The Attorney-General’s announcement today to combine the Family Court and Federal Circuit Court falls short of addressing family violence, Terri Butler said.
“Family violence features in a high proportion of contested cases – 41%, according to former Family Court Chief Justice Diana Bryant, and any attempt to overhaul family law courts must acknowledge that,” she said.
“Real change, not just administrative rearrangement, is needed to respond to this challenge.
“Cross examination reform must happen urgently. To work properly, cross-examination reform must be accompanied by legal assistance funding. That is why Labor has committed to providing more than $40 million to protect victims and survivors from being cross-examined by alleged perpetrators personally – and instead providing for both parties to be legally represented.
“The government must also address judicial resourcing and appointments. Vacancies must be filled and capacity increased. In appointing new judges, the government must address the present underrepresentation of women on the Federal Circuit Court, and must take into account experience in family law, and expertise in relation to, family violence.
“The government must take into account concerns expressed in the recent unanimous Social Policy and Legal Affairs Committee report into family law and family violence, including the importance of improving arrangements in relation to family report writers.
“The government must also explain why the courts’ family violence work plan, which expired in 2016, has not yet been updated, and commit to working with the new court to ensure that the family violence best practice principles are kept up to date with contemporary understandings of family violence, informed by the evidence-base being developed under the National Plan to Reduce Violence Against Women and Their Children 2010 – 2022,” Terri Butler said.
WEDNESDAY, 30 MAY 2018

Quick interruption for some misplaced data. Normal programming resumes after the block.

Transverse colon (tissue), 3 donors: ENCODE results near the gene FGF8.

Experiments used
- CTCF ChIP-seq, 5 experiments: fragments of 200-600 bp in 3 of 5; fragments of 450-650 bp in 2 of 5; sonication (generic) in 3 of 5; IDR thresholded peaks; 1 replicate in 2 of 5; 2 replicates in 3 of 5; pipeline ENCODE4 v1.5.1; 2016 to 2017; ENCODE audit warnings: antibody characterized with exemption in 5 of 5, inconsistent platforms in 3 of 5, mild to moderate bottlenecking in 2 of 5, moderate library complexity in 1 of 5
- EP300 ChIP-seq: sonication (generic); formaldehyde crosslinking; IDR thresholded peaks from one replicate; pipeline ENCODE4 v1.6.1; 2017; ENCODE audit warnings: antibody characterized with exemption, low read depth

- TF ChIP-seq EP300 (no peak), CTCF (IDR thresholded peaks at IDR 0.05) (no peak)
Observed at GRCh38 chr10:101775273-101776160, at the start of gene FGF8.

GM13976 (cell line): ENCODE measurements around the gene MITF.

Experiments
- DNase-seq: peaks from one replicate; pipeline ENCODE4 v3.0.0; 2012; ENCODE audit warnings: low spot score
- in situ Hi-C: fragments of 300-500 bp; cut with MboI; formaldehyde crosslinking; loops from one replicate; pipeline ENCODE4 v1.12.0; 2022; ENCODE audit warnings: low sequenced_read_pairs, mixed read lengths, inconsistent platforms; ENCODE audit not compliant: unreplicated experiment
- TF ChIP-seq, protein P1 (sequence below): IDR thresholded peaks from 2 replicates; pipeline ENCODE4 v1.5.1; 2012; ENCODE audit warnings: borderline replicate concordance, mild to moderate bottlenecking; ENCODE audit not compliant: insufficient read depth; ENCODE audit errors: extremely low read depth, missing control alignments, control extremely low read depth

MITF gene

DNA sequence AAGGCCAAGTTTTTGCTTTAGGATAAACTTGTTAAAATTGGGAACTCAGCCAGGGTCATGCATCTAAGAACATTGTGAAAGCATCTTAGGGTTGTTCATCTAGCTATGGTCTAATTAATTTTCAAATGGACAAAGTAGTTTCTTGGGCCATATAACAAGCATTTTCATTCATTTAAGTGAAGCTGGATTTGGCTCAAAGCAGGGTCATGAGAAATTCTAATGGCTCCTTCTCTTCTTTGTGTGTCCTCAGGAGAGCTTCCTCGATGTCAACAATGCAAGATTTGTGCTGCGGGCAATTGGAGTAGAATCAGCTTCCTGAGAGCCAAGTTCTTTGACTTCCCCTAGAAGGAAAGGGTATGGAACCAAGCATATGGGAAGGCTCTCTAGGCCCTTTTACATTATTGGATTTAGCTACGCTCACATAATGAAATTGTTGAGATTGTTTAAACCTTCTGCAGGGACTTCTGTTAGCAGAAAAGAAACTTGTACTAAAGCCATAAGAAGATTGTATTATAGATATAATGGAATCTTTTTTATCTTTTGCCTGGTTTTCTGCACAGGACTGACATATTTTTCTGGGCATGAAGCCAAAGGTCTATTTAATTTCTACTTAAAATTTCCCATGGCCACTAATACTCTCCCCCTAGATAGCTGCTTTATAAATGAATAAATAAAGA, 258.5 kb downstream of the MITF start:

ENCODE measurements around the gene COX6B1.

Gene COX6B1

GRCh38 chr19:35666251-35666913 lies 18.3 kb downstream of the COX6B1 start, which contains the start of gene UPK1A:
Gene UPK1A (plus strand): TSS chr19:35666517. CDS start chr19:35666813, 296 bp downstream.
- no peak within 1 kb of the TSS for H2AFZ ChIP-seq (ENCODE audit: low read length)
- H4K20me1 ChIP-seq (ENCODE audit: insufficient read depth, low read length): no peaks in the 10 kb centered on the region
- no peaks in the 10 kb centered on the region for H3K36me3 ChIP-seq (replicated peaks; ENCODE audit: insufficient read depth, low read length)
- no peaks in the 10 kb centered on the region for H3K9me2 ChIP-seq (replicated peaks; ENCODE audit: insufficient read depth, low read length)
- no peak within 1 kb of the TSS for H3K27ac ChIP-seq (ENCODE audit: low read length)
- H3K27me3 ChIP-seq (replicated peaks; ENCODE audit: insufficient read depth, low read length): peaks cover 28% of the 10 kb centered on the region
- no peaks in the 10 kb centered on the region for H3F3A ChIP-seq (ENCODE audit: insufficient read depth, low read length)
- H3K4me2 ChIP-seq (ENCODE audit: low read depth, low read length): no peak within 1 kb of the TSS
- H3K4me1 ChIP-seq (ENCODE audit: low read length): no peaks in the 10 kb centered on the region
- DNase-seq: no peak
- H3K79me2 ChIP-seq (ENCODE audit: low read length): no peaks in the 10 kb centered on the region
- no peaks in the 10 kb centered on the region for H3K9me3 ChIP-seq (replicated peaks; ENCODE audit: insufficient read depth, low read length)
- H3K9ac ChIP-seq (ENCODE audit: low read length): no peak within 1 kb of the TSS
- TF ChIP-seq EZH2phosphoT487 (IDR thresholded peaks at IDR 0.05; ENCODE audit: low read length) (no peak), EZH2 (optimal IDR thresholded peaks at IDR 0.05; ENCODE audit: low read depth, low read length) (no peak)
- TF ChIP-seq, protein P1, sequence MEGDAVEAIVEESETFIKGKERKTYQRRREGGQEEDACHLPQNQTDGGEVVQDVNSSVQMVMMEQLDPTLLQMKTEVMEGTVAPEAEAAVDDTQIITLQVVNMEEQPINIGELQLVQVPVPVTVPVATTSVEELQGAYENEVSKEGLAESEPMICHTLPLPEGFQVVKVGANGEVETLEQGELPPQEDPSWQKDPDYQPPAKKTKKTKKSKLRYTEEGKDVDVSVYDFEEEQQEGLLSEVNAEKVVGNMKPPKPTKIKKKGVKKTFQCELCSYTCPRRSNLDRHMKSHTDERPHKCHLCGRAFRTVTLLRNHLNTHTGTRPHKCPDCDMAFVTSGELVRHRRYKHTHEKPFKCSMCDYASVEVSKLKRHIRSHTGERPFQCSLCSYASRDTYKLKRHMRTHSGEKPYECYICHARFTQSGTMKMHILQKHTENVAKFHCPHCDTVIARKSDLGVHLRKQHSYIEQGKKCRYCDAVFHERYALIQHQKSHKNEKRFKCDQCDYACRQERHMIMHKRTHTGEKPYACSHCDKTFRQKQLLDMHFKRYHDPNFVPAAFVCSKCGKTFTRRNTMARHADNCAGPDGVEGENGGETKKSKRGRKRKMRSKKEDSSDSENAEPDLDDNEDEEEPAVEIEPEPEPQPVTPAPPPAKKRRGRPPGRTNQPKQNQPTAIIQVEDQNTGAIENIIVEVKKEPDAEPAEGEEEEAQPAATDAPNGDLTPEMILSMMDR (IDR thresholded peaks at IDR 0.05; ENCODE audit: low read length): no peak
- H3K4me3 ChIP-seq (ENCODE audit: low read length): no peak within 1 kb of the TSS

TAFE is a vital institution that provides access to quality vocational education across Australian communities. It has educated and trained millions of Australians and continues to support the learning of hundreds and thousands of others, despite on-going cuts and neglect from Mr Turnbull and the Liberals.
The Coalition has cut $3 billion from Skills, TAFE and apprenticeships funding since they came to office. In the last budget they cut a further $270 million, this time from the Skilling Australians Fund, their apprenticeship policy ‘centrepiece’. Given the insecure and diminishing nature of the fund, to date the State and Territory Governments have refused to sign up to the associated agreement.
Meanwhile, apprenticeship and TAFE numbers continue to fall. There are over 140,000 fewer apprentices and trainees in training than when the Coalition took office, a drop of more than a third. Over the same period, delivery of government-funded training hours in TAFEs have also collapsed by more than 30 per cent.Read more
Despite the government claiming that there have been remediation works done at the Bulimba Barracks site, the Defence Department has now said no remediation work has been done.
“Since 2015 I have been seeking information about contamination at the Bulimba Barracks site and what is being done to remediate the site,” Terri Butler said.
“The then Minister, Minister Tehan, told me, in writing, twice, that some remediation works had been done at the site, in response to contamination found in 2015,” she said.
But, on 23 May 2018, the Defence Department stated, in answer to a Question on Notice from February 2018:
“Defence has not undertaken any remediation works at Bulimba. In 2015, a Preliminary Site Investigation and Radiological Assessment were carried out at the site at a cost of $75,000.00. Defence does not intend to undertake further remediation on the site.”
“The government must come clean and say who is correct about whether remediation has occurred. Was the Minister correct, or is the Department correct?” Terri Butler said.
“Locals living near the Bulimba Barracks site deserve answers,” she said.
MONDAY, 28 MAY 2018